Demystifying Real Estate Jargon: Part 1
Earnest Money Deposit (Good Faith Money) vs. Down Payment
There is a significant difference between the two terms actually. An earnest money deposit or good faith money is an agreed-upon dollar amount that is given by the buyer to their hired real estate agent and delivered to their broker. This deposit sits in a neutral bank account called an escrow account that is usually maintained by the Brokerage. The earnest money deposit is given as “consideration” for a contract as a sign of good faith when placing an offer on a home.
It essentially reinforces to the seller that the buyer making the offer on their home is serious, and will complete the purchase once the offer has been initiated and all contingencies like inspections and appraisals have been satisfied. This earnest money deposit is customary and should be weighed seriously before submitting your offer since the seller may be able to keep your deposit money if you pull out of the deal for a reason that isn’t allowed under the purchase contract. Typically the earnest money deposit is 1–2% of the asking price, but can be negotiated between the buyer and seller and varies based on the customs of the local market.
A down payment is submitted upon closing on home and is the amount of money that the Lender requires of the buyer to put into the purchase of property. The down payment is determined based upon the type of loan offered by the Lender but typically runs from 3.5% to upwards of 20%. This amount is not due until your closing day and is deducted from your total balance on the loan which you will see recorded on your settlement statement (HUD-1 statement, officially). The amount of money you place in your down payment affects your LTV or loan-to-value ratio and some homes and loan programs have certain requirements. It is always best to seek a few referrals to highly regarded lenders to get advice on which loan programs will work for your situation. You always have a choice of lender. If you are unsure of which lenders to consider, you can always contact your agent for a list of lender suggestions or contact us here at Nestiny for a curated list of reputable lenders for your area.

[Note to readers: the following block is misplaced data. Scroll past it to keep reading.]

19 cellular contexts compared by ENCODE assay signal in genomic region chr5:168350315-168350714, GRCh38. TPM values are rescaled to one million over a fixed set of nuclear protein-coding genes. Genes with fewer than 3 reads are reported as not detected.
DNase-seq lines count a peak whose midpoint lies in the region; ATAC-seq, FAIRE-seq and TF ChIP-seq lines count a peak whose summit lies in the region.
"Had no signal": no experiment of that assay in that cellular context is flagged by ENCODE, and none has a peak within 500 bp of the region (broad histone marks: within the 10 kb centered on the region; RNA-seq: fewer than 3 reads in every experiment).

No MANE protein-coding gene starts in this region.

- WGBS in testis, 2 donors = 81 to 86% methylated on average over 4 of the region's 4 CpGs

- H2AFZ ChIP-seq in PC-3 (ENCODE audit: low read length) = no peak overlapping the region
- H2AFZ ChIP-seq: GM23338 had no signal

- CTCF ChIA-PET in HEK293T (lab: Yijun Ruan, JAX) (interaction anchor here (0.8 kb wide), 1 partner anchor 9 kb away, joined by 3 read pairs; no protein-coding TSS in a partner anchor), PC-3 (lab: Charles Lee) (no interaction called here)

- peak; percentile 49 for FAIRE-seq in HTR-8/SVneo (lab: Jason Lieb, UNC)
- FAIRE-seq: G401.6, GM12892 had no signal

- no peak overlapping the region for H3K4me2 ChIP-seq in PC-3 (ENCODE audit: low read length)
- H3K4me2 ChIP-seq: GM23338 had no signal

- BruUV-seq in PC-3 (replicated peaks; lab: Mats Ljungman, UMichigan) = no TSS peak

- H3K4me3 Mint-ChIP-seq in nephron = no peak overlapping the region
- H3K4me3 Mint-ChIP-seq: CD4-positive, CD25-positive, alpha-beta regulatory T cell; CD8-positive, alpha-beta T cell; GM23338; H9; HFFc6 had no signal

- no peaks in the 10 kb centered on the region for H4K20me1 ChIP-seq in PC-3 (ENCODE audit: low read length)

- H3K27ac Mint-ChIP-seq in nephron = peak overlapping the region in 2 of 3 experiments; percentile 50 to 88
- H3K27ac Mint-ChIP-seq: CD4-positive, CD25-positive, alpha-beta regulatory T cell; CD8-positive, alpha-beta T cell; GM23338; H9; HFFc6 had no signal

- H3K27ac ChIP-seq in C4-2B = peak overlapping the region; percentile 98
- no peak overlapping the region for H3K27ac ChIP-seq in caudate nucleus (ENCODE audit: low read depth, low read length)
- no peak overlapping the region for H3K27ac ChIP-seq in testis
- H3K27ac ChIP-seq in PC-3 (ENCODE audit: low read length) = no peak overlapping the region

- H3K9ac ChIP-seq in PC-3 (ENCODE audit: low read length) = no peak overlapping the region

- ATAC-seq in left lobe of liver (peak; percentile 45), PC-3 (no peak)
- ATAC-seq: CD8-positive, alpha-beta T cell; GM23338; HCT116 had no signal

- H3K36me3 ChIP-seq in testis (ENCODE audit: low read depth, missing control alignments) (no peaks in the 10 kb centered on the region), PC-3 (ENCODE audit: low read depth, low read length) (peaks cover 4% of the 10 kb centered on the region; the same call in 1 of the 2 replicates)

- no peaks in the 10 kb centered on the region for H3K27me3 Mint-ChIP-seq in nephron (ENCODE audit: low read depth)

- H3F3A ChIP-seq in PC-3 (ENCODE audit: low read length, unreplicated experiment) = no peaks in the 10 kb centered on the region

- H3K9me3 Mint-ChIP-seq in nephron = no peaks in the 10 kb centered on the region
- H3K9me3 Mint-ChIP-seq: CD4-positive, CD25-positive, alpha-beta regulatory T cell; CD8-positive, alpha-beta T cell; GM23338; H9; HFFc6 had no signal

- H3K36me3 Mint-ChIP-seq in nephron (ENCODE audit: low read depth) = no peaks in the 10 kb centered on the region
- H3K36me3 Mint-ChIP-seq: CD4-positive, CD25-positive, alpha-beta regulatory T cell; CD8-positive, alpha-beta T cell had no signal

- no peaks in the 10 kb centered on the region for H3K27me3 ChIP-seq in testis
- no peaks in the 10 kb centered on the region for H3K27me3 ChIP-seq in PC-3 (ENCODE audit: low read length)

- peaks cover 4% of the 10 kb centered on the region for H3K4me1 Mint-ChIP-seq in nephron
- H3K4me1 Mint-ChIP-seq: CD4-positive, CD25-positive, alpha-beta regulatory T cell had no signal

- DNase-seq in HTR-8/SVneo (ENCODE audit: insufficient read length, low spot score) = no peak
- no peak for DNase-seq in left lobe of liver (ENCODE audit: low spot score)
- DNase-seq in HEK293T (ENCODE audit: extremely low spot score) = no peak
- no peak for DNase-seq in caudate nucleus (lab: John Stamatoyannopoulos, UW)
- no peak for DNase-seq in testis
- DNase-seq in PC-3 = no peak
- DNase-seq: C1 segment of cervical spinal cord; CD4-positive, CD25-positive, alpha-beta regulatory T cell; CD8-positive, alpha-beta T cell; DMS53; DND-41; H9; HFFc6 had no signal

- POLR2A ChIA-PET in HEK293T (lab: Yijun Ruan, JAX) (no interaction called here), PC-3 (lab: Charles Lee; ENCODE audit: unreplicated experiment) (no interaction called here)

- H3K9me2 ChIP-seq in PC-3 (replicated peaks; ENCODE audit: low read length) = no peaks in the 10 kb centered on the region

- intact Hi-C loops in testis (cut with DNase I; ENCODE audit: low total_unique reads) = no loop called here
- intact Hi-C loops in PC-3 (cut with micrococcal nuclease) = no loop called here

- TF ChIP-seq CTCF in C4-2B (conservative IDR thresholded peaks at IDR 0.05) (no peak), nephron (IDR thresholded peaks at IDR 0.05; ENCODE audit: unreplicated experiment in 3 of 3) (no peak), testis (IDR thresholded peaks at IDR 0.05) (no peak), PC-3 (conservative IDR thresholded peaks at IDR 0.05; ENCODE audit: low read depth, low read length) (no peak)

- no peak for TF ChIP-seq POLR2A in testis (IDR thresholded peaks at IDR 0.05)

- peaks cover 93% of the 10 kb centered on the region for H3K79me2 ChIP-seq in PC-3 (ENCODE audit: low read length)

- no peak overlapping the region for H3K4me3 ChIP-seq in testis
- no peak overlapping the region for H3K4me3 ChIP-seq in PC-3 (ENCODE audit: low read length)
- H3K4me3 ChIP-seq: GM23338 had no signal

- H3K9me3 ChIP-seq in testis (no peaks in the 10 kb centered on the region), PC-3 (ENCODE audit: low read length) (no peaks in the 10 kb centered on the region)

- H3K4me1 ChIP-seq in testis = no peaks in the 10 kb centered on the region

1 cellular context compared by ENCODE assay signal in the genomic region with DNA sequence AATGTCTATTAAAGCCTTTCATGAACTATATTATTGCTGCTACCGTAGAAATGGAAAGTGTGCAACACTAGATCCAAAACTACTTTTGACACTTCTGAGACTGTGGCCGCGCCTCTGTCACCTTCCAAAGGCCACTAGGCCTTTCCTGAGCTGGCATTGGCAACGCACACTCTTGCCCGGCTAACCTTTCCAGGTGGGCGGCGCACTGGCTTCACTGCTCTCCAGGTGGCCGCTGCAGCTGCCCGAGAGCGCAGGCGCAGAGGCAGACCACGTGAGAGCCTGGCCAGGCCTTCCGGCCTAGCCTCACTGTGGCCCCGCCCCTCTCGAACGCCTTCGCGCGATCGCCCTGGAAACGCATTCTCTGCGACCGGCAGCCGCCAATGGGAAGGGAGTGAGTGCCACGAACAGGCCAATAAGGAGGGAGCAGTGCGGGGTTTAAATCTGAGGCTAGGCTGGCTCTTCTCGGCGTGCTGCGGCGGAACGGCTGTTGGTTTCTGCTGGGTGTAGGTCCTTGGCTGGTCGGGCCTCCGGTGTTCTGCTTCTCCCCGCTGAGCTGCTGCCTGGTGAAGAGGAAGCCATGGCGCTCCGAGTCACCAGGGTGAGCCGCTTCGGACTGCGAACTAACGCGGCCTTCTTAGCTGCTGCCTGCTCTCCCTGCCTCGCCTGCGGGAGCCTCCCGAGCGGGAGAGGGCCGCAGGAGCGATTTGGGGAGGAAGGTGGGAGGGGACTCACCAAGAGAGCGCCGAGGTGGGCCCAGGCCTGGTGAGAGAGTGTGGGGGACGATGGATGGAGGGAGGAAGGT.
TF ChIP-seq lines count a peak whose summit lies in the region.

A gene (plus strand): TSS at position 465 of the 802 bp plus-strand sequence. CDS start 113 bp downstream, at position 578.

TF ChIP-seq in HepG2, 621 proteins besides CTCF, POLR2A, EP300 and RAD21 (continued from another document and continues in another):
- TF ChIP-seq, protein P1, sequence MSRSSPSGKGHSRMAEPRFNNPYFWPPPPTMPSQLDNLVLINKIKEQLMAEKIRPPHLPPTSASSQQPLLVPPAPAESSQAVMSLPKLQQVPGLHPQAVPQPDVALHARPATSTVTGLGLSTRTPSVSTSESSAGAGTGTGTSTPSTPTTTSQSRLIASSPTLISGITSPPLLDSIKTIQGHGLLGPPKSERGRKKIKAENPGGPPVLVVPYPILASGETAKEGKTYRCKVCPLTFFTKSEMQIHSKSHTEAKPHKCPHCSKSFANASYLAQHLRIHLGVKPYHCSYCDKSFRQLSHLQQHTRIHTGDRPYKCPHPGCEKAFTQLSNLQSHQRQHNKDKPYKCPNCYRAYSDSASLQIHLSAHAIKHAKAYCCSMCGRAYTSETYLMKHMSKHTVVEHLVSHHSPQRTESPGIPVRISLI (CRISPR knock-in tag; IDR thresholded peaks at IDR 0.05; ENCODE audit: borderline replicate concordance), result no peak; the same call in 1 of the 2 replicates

Appraisal vs. Tax Assessment
An appraisal is simply a statement of the “market value” of your home based on recent sales history of homes comparable to your home. The appraised value is determined by a state licensed appraiser, and is typically conducted for the mortgage lender. The appraisal is actually ordered by your mortgage lender and they technically “own” it although you pay for it as part of your loan application process. The mortgage lender, real estate agent, buyer and seller have no influence over the outcome of the appraisal. All appraisals must be at “arms-length” to preserve their integrity, so the mortgage lender orders an appraisal and the appraiser is assigned out of a random queue.